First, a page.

Windows 8.1[]

Windows 8.1 was released on October 17, 2013 to address complaints of Windows 8. It included visual enhancements, new apps, and support for new technologies. It received more acceptance than Windows 8. Windows Server 2012 R2 was released at that time.

Windows 10[]

Windows 10 was released on July 29, 2015 as the successor to Windows 8.1, and addresses shortcomings in the user interface first introduced with Windows 8. Changes include the return of the Start menu, a virtual desktop system, and the ability to run Windows Store apps within windows on the desktop instead of in full-screen mode. The user interface is designed to handle changes between mouse and touchscreen interfaces. The server equivalents for Windows 10 are Windows Server 2016 and Windows Server 2019. The current version of Windows 10 is version 21H1, released in May 2021.

Windows 11[]

Windows 11, codenamed "Sun Valley", was leaked on June 15, 2021 and was formally announced on June 24 as the successor to Windows 10 during a livestream. Preview builds began being released through the Windows Insider Program on June 28, demonstrating the return of a rounded user interface and a Start Menu and Taskbar that are centered by default.[5] Windows 11 was released as a free upgrade to eligible customers on October 5, 2021.[4][6] A phased rollout of the Windows 11 2022 Update (22H2) began on September 20, 2022.[7] The next annual update is codenamed "Copper" (23H2) and is scheduled for release in 2023. New features in development include the ability to expand the view of Widgets, an improved Xbox Game Pass Widget, redesigned "Rename this PC" and date/time picker UI.[8]


Microsoft announced that major new versions of Windows are being scheduled for release every 3 years, placing the next such version in 2024.[9] Upcoming features from a prototype build that was demonstrated at Microsoft Ignite 2022 included a rounded floating Taskbar, weather information and system icons at the top corners, an elongated pill-shaped search bar at the top center, and a working codename of "Next Valley".[10] In December 2022, Microsoft began the Zinc (24H2) development semester.[11] On March 8, 2023, the Windows Insider Program initiated the Canary Channel to begin separate testing of experimental features believed to be intended for Windows 12.[12]


Windows 11 Excel and PowerPoint

Microsoft Office apps in Windows 11.

The most obvious feature of Windows is a window or a container for other graphical objects. A Window in Microsoft Windows typically contains a status bar, title bar, minimize and maximize buttons, close button, and system menu (also called the windows menu or control menu). Another prominent feature since Windows 95 and NT 4.0 is the desktop, which holds various icons that the user can double-click to open. The Start Button and Start Menu, attached to the taskbar and typically below the desktop, gives users access to installed programs and many of the other features of the operating system.

Due to these and features, Windows makes it possible to perform most common tasks, some quite complex, with very little computer knowledge. Windows also comes with features to help the disabled through its accessibility options. Under Windows XP, these features include the Narrator, Magnifier, and contrast display mode.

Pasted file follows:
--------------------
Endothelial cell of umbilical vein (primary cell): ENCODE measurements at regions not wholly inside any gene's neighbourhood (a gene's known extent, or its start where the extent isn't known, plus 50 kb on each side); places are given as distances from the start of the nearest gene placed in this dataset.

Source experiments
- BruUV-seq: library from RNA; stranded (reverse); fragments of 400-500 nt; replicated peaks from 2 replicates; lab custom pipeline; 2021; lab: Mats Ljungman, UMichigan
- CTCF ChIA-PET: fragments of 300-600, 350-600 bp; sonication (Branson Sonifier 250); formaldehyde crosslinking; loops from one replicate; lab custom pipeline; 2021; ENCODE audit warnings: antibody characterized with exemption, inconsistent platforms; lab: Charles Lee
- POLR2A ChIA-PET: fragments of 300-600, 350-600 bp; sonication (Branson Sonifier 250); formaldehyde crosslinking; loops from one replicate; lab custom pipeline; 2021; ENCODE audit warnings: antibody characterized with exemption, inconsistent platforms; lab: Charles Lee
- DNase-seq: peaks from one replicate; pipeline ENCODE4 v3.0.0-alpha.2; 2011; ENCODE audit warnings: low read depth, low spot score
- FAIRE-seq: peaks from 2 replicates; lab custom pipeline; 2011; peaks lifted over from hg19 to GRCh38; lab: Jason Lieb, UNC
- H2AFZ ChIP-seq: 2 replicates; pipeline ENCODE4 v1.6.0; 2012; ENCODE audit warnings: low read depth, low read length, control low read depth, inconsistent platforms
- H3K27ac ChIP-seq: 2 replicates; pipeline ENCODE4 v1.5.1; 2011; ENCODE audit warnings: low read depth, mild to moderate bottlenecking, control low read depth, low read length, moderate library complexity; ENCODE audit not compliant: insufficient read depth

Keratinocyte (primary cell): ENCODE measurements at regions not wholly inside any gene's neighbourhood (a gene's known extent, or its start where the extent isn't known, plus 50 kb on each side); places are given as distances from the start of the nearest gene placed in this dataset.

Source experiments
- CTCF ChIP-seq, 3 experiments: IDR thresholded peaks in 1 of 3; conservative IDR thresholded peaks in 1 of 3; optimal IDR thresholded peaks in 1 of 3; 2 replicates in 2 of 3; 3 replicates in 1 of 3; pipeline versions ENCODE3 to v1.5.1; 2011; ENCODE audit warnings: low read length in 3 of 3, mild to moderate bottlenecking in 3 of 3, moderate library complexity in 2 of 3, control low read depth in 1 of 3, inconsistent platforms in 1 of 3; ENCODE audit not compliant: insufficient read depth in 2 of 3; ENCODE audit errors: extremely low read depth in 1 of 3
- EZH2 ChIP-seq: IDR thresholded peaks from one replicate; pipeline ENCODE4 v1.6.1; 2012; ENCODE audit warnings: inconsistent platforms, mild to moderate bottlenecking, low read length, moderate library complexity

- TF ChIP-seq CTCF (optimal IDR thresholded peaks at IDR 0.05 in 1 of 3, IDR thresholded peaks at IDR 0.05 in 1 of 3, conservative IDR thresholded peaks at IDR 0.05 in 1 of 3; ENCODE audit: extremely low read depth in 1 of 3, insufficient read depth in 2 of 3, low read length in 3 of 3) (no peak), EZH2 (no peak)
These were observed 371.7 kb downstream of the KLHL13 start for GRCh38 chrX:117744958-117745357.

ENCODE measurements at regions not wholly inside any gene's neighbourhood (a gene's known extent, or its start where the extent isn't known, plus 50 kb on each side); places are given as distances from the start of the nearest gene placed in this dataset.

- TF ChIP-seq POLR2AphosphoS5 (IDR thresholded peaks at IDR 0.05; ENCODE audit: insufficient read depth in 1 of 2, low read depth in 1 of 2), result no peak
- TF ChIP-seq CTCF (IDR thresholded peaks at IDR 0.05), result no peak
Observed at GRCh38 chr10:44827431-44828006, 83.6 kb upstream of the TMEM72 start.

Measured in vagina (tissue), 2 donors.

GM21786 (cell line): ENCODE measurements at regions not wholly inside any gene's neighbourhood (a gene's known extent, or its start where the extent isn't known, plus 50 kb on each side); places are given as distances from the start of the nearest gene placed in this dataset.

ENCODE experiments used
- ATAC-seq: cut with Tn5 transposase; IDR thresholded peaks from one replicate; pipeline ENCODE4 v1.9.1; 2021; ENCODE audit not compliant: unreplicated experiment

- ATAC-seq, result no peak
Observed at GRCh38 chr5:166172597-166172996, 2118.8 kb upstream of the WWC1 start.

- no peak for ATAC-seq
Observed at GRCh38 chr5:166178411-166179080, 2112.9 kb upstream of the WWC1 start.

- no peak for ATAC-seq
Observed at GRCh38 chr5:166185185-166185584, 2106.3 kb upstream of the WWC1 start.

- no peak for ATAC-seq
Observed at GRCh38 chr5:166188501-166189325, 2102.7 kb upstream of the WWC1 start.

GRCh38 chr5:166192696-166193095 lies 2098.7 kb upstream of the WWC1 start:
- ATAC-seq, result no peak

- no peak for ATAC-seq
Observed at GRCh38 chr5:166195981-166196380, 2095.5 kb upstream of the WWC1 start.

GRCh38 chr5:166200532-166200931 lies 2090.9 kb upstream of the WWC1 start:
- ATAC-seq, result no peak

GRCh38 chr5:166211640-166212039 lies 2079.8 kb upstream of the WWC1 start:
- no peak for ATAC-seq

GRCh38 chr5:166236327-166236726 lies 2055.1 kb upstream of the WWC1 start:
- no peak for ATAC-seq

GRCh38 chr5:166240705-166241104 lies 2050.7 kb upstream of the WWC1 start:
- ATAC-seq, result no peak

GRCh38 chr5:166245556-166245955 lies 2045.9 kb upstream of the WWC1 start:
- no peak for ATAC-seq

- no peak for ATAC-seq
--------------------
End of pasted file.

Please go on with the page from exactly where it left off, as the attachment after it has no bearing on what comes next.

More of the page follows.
Logo timeline[]

1985-2001 as Microsoft Windows 1.0x-2.x

Windows logo (1985 - 2001)

1988-2001 as Microsoft Windows 3.0


1991-2010 as Microsoft Windows 3.1-2000

1992-2000 Windows logo

1995-2006 as Microsoft Windows 9x

1995-2000 and 2005 Windows logo

2001-2014 as Windows XP

2001-2011 Windows logo

2006-2012 as Windows Vista-7

Windows logo - 2006.svg

2012-2015 as Windows 8 and Windows 8.1


2015-2021 as Windows 10

Windows 10 Logo

2021-present as Windows 11

Windows 11 logo build 21996.1

Widespread usage[]

Microsoft Windows is installed on the vast majority of personal computers. A July 2005 poll of Network Computing magazine readers found that 90% of their organizations used Microsoft's desktop operating systems. It has achieved enormous market penetration due to the domination of MS-DOS in the early days of PC compatible computers (IBM PC clones). It is also the primary platform for Microsoft Office and most non-console computer games.

The widespread use of Microsoft's operating system has benefited from not being tied to the success of one hardware manufacturer and from Microsoft's willingness to license the operating system to manufacturers. This is in contrast with Apple Computer, which does not license Mac OS X to other manufacturers, and Sun Microsystems, which did not license Solaris before it was made free and open-source. However, the wide spectrum of possible hardware permutations with Microsoft Windows is also a major source of computer problems because of hardware-software incompatibilities for consumers.

In the past, companies who wanted to be in the computer business had to create their own operating systems (such as the Amiga, BBC Micro or ZX Spectrum) or choose another OS; even an exclusive license with one vendor was significantly cheaper than developing and supporting a new operating system and software base.

Due to Microsoft's extensive licensing agreements with many computer vendors, Windows presently comes pre-installed on most computers as a bundled OEM version, making it the default or only choice for most of the market.

For some consumers, Windows is the only valid option for a computing environment, or it is mandated by their workplace; additionally, an unfamiliarity with other operating systems results in a lack of desire to switch to other operating systems. A significant percentage of computer users simply lack the technical knowledge needed to install an operating system.

Finally, the large base of software available exclusively for the Windows family of operating systems has become the single largest self-perpetuating reason for the popularity of Windows. In recent years, many companies have been started with the sole intention of releasing Windows software; the fact that there is already a large customer base in place is reason enough for such companies to spend their resources solely on Windows software development. As a result, the fact that many companies are supporting Windows exclusively is a self-reinforcing reason for customers to choose Windows.